Signs you re dating
There’s nothing wrong with wanting to be pampered, but if you place more weight on stuff than your significant other, you might want to rethink your priorities.
“Some people place high material demands on their romantic partners,” says David Godot, a licensed clinical psychologist from The Psych Lab.
But sometimes, just , you might get an inkling that you could be a high-maintenance person yourself—especially in your relationship.
For example, maybe your motto for date night is always “go big or go home.” Or maybe you can’t deal with your texts going unanswered for more than a few minutes.
“High-maintenance people perceive every need to be an urgent need,” says Adina Mahalli, a certified mental health consultant and family care specialist at Maple Holistics.
“They need immediate replies and constant validation.” If they don’t, Mahalli says, they could become upset, anxious, irritable, or annoyed.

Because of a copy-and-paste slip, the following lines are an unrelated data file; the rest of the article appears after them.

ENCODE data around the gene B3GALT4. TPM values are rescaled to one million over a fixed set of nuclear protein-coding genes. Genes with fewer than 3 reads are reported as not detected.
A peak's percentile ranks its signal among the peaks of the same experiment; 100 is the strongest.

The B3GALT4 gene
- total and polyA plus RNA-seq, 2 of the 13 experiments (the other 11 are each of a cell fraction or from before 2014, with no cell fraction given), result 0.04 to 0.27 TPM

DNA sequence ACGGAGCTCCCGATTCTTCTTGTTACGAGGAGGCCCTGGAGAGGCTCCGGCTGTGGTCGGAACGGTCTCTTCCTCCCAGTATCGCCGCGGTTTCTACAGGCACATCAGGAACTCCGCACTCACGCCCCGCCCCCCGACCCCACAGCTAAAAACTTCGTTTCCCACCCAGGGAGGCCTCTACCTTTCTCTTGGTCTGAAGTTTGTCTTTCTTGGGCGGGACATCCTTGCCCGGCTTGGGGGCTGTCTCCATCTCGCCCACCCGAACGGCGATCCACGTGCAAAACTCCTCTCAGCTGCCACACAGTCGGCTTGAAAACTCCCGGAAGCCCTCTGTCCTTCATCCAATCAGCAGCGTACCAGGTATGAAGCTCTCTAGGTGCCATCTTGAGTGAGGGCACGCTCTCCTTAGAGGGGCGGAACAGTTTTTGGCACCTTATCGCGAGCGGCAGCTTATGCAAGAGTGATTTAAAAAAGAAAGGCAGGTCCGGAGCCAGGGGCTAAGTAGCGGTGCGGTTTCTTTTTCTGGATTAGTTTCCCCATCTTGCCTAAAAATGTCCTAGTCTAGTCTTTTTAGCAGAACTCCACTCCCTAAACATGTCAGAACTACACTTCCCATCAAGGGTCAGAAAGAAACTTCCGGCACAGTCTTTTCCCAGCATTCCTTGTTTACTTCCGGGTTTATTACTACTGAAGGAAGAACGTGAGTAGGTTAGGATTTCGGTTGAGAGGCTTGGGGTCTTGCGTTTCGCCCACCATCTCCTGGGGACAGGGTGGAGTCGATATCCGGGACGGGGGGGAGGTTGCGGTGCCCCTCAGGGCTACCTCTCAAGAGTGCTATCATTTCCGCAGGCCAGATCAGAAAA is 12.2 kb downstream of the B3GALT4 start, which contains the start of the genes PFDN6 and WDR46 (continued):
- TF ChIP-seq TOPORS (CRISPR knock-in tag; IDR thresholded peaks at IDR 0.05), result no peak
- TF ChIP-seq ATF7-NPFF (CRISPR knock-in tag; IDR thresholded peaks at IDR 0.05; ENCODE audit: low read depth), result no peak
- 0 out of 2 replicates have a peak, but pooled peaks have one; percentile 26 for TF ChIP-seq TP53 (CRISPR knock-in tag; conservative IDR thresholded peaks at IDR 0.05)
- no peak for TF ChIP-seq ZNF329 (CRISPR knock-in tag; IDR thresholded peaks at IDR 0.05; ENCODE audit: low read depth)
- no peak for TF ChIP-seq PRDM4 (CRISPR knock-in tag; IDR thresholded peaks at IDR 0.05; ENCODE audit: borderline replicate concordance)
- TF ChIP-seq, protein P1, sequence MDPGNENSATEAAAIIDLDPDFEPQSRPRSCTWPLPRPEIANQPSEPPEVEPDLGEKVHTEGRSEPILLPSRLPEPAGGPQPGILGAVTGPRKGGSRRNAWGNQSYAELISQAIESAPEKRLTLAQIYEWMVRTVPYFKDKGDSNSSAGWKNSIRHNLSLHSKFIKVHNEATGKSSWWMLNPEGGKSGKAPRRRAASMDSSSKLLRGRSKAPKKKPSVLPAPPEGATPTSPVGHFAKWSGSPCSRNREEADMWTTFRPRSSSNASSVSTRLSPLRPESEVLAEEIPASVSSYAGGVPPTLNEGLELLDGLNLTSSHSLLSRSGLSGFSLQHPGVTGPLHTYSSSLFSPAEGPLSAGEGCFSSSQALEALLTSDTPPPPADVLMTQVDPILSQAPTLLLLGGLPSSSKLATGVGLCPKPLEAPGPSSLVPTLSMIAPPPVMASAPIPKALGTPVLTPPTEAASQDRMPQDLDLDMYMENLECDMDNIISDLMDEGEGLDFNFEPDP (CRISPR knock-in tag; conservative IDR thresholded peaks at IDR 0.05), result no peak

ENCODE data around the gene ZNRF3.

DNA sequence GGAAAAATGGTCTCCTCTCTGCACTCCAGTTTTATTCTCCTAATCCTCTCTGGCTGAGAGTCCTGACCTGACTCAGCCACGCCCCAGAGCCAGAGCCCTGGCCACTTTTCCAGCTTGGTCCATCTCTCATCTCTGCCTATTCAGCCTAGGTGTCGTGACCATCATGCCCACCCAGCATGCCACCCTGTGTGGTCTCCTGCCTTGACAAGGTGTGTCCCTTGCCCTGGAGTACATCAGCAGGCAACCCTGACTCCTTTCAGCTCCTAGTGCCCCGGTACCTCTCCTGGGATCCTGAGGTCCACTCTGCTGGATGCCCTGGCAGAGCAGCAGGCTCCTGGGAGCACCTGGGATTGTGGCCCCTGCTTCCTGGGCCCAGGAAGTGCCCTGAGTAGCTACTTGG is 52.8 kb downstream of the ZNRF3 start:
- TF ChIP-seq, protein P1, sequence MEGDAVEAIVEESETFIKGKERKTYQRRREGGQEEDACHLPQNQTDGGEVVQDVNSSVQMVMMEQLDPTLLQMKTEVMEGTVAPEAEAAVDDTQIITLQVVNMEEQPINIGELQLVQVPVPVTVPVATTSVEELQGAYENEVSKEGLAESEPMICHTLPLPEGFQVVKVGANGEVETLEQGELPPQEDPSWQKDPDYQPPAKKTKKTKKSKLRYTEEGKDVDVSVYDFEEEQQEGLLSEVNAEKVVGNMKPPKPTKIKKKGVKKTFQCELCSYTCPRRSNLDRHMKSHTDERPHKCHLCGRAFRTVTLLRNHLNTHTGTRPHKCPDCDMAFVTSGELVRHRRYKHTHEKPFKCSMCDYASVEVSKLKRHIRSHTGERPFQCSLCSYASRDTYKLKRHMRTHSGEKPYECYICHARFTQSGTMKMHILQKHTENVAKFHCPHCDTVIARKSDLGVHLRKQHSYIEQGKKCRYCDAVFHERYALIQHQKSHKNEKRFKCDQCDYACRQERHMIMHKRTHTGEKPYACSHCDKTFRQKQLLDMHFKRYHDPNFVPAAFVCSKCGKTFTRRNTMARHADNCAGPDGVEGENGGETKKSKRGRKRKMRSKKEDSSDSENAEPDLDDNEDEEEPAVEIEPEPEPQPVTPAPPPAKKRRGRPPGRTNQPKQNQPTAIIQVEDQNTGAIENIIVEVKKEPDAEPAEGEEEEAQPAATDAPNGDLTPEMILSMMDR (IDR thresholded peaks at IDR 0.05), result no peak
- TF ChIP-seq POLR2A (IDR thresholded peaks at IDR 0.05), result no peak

But if you’re only appreciative of more elaborate displays of affection—things like bouquets of roses and impossible-to-find concert tickets—you might be high-maintenance.
After all, a lunchbox love note is just as romantic, if not more, than a fancy dinner reservation.
“High-maintenance people can be materialistic,” Walfish says plainly.
“They need money to be happy.” Due to their intense needs and desires, high-maintenance people are often viewed as high-strung.
“They are wound up tightly and anxious about the things they require,” says Walfish.
If you are, your lack of fulfillment could be a sign you’re a high-maintenance person—and you can bet that trait weighs on your relationship, too. Sometimes, the steak you ordered medium rare comes out well done, or the rock climbing place you wanted to visit turns out to be closed for a private party. Well, while some people can roll with the punches, high-maintenance folks will have a hard time moving forward.
A thoughtful partner expresses their love in a multitude of ways, both big and small.